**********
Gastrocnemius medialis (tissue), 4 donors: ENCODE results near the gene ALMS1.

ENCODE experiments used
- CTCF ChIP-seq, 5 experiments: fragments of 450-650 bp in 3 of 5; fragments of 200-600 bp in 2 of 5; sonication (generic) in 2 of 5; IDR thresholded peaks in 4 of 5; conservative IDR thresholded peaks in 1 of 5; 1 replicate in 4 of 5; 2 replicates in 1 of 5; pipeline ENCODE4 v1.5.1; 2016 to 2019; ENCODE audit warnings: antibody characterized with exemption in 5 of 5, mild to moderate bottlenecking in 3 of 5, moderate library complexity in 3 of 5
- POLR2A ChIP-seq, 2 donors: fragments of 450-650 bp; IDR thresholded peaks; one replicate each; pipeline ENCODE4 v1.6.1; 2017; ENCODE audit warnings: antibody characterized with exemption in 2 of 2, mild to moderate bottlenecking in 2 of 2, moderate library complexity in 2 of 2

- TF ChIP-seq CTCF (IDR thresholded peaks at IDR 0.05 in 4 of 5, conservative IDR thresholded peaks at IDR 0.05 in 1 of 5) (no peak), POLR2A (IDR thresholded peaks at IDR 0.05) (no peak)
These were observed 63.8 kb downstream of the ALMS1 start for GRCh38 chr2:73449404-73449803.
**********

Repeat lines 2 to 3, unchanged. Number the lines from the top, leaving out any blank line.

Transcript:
ENCODE experiments used
- CTCF ChIP-seq, 5 experiments: fragments of 450-650 bp in 3 of 5; fragments of 200-600 bp in 2 of 5; sonication (generic) in 2 of 5; IDR thresholded peaks in 4 of 5; conservative IDR thresholded peaks in 1 of 5; 1 replicate in 4 of 5; 2 replicates in 1 of 5; pipeline ENCODE4 v1.5.1; 2016 to 2019; ENCODE audit warnings: antibody characterized with exemption in 5 of 5, mild to moderate bottlenecking in 3 of 5, moderate library complexity in 3 of 5